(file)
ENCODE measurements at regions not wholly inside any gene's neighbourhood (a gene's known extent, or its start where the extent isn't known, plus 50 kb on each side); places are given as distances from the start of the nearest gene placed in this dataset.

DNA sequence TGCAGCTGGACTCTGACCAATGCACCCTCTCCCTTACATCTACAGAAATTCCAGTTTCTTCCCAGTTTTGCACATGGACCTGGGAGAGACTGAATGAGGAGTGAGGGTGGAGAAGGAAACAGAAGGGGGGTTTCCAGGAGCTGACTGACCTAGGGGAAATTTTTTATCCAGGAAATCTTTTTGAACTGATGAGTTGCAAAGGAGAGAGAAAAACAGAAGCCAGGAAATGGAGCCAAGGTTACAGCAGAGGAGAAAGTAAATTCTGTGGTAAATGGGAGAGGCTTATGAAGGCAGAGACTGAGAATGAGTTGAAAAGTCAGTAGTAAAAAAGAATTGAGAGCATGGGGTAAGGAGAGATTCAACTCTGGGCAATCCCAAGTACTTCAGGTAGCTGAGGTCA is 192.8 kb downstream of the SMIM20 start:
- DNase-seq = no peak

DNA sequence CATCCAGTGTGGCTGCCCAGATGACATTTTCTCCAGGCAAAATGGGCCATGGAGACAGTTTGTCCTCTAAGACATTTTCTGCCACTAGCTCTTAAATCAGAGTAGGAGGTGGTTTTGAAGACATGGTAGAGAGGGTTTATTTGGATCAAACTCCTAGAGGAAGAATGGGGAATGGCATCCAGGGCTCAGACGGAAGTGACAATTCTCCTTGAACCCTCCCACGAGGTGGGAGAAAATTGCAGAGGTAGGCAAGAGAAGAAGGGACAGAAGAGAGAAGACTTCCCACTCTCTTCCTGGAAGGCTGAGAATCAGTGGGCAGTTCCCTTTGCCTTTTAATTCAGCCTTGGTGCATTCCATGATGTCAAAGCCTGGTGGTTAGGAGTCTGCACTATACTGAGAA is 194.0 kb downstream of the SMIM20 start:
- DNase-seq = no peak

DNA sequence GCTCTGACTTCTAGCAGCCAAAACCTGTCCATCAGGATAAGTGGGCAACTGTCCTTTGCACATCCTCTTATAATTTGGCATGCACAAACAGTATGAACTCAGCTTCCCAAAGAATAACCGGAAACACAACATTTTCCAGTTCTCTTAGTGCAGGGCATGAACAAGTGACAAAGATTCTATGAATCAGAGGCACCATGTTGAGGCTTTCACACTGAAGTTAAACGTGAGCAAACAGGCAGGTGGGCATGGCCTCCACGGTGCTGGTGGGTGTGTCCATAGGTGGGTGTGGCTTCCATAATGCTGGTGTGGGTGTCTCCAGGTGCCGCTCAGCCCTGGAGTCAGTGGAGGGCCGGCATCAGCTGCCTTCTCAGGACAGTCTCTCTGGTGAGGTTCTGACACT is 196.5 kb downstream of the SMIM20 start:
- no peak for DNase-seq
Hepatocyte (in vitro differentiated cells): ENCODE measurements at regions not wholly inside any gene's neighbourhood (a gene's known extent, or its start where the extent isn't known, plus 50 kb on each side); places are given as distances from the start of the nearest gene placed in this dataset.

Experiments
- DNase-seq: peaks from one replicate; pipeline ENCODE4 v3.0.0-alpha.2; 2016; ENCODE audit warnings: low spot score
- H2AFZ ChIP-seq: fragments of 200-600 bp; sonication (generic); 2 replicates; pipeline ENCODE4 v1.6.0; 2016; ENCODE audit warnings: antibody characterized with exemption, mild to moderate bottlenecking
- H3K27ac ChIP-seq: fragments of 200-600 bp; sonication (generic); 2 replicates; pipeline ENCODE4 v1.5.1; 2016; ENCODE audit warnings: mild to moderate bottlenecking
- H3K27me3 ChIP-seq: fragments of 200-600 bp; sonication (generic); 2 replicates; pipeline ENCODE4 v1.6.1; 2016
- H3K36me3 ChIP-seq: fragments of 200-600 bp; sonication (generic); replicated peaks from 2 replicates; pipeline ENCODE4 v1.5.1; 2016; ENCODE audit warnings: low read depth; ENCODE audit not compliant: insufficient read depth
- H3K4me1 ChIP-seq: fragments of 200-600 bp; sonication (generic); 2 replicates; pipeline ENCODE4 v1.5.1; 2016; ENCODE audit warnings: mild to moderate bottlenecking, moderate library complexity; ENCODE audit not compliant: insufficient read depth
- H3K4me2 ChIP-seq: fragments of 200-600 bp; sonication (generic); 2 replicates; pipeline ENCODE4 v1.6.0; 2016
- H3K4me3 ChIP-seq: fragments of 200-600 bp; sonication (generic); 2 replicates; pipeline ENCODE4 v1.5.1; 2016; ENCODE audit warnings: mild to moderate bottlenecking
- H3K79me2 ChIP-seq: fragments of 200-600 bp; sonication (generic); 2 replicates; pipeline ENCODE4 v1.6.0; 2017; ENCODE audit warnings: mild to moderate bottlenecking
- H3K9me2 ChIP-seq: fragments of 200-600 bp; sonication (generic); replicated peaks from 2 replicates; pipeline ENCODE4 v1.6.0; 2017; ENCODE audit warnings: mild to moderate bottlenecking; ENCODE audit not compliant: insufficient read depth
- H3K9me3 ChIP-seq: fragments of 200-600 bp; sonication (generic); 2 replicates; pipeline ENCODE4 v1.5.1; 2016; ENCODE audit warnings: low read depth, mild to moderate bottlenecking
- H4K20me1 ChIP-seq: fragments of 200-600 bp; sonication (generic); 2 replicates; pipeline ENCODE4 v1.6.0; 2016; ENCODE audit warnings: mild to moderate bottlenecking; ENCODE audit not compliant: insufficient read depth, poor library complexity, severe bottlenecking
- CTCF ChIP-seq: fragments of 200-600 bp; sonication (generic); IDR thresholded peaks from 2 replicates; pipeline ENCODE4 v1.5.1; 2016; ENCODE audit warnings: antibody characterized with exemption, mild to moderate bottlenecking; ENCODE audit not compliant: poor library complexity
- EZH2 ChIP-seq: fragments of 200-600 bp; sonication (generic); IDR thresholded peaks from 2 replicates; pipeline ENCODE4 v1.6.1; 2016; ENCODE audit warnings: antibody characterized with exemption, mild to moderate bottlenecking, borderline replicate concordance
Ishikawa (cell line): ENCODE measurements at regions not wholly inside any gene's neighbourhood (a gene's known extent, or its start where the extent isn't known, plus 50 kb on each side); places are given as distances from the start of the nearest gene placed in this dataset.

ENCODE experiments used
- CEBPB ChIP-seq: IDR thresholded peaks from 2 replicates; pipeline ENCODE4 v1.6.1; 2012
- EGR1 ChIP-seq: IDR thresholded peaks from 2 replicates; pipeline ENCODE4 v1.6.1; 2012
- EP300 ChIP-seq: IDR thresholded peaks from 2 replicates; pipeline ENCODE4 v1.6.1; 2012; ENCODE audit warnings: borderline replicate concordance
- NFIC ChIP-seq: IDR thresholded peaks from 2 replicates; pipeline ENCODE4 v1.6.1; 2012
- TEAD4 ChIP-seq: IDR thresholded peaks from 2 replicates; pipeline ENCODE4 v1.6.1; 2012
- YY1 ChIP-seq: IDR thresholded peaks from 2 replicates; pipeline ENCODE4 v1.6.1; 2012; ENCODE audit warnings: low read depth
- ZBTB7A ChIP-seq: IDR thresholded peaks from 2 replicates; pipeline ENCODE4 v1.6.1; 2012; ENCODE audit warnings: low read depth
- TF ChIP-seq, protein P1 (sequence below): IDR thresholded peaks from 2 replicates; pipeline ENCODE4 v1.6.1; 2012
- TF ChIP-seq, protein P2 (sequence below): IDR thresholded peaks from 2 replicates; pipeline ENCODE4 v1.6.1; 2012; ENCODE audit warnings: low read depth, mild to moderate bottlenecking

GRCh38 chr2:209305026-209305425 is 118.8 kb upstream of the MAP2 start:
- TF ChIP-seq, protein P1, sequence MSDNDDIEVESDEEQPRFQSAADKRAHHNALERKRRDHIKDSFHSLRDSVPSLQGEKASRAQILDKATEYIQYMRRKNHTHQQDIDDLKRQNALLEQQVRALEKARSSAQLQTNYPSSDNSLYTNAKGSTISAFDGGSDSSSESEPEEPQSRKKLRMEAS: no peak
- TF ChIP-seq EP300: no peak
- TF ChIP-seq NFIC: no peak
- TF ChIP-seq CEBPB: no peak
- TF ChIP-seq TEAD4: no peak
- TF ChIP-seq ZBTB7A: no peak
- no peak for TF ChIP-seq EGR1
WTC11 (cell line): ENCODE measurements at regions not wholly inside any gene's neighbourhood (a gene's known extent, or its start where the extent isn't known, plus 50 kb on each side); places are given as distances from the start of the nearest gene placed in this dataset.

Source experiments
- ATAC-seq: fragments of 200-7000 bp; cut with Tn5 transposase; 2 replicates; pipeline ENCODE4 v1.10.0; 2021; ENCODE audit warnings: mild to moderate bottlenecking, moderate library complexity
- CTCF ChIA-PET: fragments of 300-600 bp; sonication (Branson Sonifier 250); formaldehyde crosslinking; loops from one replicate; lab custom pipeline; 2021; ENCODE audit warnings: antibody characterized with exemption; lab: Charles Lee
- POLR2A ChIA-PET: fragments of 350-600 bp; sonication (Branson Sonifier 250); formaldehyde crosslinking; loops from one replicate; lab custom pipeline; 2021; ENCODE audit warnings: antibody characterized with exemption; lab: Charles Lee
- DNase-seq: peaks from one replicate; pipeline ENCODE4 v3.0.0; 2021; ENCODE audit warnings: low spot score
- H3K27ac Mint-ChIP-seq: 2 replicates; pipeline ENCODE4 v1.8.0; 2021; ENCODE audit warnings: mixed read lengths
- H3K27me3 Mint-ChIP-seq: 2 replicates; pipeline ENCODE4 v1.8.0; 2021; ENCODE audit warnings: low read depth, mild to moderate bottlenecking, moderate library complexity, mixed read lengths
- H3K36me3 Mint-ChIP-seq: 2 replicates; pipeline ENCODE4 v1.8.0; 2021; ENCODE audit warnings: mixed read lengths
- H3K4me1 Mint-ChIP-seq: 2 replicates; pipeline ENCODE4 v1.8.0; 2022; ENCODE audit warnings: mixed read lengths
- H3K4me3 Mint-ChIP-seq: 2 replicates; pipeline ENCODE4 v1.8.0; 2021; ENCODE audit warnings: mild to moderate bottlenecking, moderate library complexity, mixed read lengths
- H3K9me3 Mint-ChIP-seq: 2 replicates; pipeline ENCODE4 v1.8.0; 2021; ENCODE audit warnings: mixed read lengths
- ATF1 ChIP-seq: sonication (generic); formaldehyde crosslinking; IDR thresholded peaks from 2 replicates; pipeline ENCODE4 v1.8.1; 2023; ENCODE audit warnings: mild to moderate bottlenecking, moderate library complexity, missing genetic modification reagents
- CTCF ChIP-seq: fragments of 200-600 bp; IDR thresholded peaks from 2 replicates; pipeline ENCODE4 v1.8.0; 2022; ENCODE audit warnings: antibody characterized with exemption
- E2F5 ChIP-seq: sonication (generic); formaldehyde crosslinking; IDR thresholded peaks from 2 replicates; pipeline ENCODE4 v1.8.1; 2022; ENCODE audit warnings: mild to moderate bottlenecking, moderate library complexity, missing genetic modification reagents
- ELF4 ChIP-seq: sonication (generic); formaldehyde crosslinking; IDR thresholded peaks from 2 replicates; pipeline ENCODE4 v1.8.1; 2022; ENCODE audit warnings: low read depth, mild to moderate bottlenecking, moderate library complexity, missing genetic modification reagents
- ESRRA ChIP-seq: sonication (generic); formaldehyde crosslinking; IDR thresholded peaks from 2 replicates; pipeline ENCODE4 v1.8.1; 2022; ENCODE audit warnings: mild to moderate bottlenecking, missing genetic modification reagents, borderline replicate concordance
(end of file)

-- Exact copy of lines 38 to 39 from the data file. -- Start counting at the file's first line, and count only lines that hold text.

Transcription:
- TF ChIP-seq NFIC: no peak
- TF ChIP-seq CEBPB: no peak